Alan Titchmarsh shows off his hydrangeas
We use your sign-up to provide content in ways you’ve consented to and to improve our understanding of you. This may include adverts from us and 3rd parties based on our understanding. You can unsubscribe at any time. More info
Hydrangeas are beautiful shrubby plants that are known for their lacy, pastel-coloured flowers. The gorgeous plants add a touch of colour – usually pale pink, blue, cream or blue – in shady corners of the garden.
Oregon-based landscape architect and garden designer Bethany Rydmark said hydrangeas “overwhelm the senses in the best possible way” when lots of the plants bloom together, according to Homes & Gardens.
There are a plethora of hydrangea varieties which can vary in size. Mopheads and lacecap cultivars are some of the most popular with some varieties changing colour depending on pH of the soil.
Hydrangeas with pink or blue flowers are more likely to be blue or tinged blue in more acidic soils while those in more alkaline conditions are likely to be pink.
Those that are red, white or green will remain the same colour regardless of your soil’s pH.
READ MORE: 3 features that ‘significantly’ devalue your house – ‘puts buyers off’
Hydrangeas can be planted throughout the year, however, it’s best to plant them either in spring or autumn when the weather is less extreme.
The more shrubby hydrangeas can be planted in the ground at any point apart from when the weather is extremely cold or hot and when the soil is overly waterlogged after torrential rain.
Also, avoid planting hydrangeas in frozen ground or compost that is excessively dry after a period of drought.
However, gardening expert Anne Greenall disagreed, claiming spring, when frosts are over and the ground is warmer, is the “best time” to plant hydrangeas, according to Homes & Gardens.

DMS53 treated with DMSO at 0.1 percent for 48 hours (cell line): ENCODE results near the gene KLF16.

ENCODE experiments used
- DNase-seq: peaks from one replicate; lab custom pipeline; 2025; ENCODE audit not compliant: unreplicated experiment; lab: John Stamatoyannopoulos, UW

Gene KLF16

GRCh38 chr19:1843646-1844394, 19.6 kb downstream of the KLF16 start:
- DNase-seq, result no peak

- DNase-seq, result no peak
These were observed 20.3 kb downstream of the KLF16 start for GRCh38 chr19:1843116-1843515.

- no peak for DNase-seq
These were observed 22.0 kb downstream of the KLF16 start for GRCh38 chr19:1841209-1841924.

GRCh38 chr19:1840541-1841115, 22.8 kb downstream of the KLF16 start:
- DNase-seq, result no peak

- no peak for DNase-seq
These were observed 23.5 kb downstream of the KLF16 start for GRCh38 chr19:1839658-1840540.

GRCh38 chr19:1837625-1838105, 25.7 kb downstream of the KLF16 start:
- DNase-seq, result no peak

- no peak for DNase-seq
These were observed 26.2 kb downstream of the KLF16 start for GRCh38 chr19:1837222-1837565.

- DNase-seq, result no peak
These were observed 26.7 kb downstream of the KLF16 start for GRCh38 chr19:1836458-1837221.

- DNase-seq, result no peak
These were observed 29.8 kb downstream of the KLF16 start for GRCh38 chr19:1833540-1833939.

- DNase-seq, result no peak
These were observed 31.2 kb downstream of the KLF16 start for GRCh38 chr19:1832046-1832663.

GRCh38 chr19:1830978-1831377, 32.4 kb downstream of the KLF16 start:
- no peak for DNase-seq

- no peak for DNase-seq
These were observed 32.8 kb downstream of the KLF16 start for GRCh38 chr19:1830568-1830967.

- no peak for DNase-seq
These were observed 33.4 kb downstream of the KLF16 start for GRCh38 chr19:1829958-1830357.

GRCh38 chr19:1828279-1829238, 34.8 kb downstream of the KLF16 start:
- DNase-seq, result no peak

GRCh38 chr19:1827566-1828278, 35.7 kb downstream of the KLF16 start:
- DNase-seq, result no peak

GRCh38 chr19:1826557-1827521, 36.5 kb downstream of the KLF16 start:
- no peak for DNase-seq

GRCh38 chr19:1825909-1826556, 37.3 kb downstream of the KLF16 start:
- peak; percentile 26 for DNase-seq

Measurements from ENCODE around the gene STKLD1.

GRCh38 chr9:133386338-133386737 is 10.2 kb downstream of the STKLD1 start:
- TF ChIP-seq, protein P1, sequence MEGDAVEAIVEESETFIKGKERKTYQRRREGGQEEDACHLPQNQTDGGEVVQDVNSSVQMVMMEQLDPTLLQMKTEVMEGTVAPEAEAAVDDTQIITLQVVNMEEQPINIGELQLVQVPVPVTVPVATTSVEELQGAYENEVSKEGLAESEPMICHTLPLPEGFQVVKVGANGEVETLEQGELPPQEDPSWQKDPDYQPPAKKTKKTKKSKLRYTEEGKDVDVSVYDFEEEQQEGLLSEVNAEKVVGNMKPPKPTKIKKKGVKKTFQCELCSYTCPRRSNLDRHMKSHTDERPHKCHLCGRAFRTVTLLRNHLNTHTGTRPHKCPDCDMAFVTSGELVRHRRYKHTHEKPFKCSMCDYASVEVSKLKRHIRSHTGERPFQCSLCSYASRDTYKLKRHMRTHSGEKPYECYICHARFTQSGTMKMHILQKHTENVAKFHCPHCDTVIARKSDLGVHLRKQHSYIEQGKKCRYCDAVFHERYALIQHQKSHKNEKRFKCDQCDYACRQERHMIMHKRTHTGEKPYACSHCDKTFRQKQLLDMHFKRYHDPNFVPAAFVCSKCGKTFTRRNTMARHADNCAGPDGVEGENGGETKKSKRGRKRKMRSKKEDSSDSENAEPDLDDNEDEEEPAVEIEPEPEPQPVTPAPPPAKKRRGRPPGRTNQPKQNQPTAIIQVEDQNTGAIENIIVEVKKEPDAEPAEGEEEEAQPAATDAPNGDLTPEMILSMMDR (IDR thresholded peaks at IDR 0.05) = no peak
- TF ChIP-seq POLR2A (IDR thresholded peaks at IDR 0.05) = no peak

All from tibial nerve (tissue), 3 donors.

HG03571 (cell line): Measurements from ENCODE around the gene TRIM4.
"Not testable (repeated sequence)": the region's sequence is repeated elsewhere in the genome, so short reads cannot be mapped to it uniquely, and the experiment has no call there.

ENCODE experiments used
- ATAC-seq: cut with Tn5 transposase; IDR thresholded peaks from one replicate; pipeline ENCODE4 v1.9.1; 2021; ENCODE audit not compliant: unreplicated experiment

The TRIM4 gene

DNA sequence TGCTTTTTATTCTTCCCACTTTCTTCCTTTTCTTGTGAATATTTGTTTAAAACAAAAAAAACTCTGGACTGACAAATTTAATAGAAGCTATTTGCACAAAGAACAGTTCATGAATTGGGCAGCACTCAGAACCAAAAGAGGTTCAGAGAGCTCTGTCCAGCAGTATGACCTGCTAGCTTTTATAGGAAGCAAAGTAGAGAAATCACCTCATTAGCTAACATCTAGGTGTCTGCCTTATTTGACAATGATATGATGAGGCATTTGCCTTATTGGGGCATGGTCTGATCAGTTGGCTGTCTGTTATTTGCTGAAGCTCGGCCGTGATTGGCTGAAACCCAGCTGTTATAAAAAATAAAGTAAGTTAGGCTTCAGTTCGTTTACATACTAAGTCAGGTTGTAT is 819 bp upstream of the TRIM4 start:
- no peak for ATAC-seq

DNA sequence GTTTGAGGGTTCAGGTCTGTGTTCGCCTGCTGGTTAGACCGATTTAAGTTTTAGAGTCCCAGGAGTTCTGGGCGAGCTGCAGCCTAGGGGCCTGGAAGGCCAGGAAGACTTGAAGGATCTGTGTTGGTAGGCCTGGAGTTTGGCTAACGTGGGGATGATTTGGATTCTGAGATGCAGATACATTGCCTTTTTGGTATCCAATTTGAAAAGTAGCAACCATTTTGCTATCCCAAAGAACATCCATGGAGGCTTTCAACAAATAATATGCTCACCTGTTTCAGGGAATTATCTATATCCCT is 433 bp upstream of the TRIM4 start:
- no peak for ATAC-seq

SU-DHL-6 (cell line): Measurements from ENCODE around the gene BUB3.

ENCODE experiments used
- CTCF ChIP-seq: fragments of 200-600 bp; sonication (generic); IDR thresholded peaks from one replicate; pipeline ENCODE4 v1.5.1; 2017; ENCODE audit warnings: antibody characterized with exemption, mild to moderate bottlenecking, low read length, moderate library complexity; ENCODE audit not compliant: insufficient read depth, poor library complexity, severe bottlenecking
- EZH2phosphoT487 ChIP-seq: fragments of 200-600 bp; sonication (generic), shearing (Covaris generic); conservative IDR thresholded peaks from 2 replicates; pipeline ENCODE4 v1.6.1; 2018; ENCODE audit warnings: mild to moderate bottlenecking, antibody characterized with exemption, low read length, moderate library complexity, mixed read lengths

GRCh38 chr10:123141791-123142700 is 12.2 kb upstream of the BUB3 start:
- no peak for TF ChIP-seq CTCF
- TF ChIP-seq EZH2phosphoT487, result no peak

Gardeners share ‘instant’ natural method to kill paving weeds [INSIGHT]
Five ‘must-do’ gardening jobs to do before the end of February [UPDATE]
Mark Lane shares the best plug plants to fill your borders [ANALYSIS]
Anne, who also owns a UK national collection of hydrangeas, also claimed early autumn was a “good time” to plant the popular plants as the roots have a chance to become well-established.
Hydrangeas prefer evenly moist soil that’s fertile in a semi-shady position.
To improve your soil’s condition, you can dig in an organic soil improver like compost.
Potted hydrangeas need to be planted a little later – in April or May. Some of the best varieties for container gardening include Hydrangea macrophylla “Red Hot Violet” and “Altona”, according to the Royal Horticultural Society (RHS).
Looking for a new home, or just fancy a look? Add your postcode below or visit InYourArea
The container needs to have good drainage holes and be filled with a mixture John Innes No.3 and peat-free multipurpose compost.
Your potted hydrangea will need to be kept moist but it should never be overwatered to the point where it becomes waterlogged.
If you do overwater your hydrangea, it will begin to wilt and the leaves may turn yellow and fall off the plant.
You can plant your hydrangea in the ground after it’s been kept in a container. Again, it’s best to do this in either spring or autumn.
If you are planning on planting your container hydrangea in the ground in spring, wait until all the frosts are over – this is usually mid to late May.
Climbing hydrangeas should also be planted in spring or autumn but they can take a little longer to become fully established.
Once they are established, they can grow vigorously and can even cover and entire wall.
These plants are best-suited to east and north-facing walls and fences and produce beautiful white flowers in summer.
Climbing hydrangeas like most soil types but dislike chalky or waterlogged conditions. This plant will also grow well in the shade or sun.
Source: Read Full Article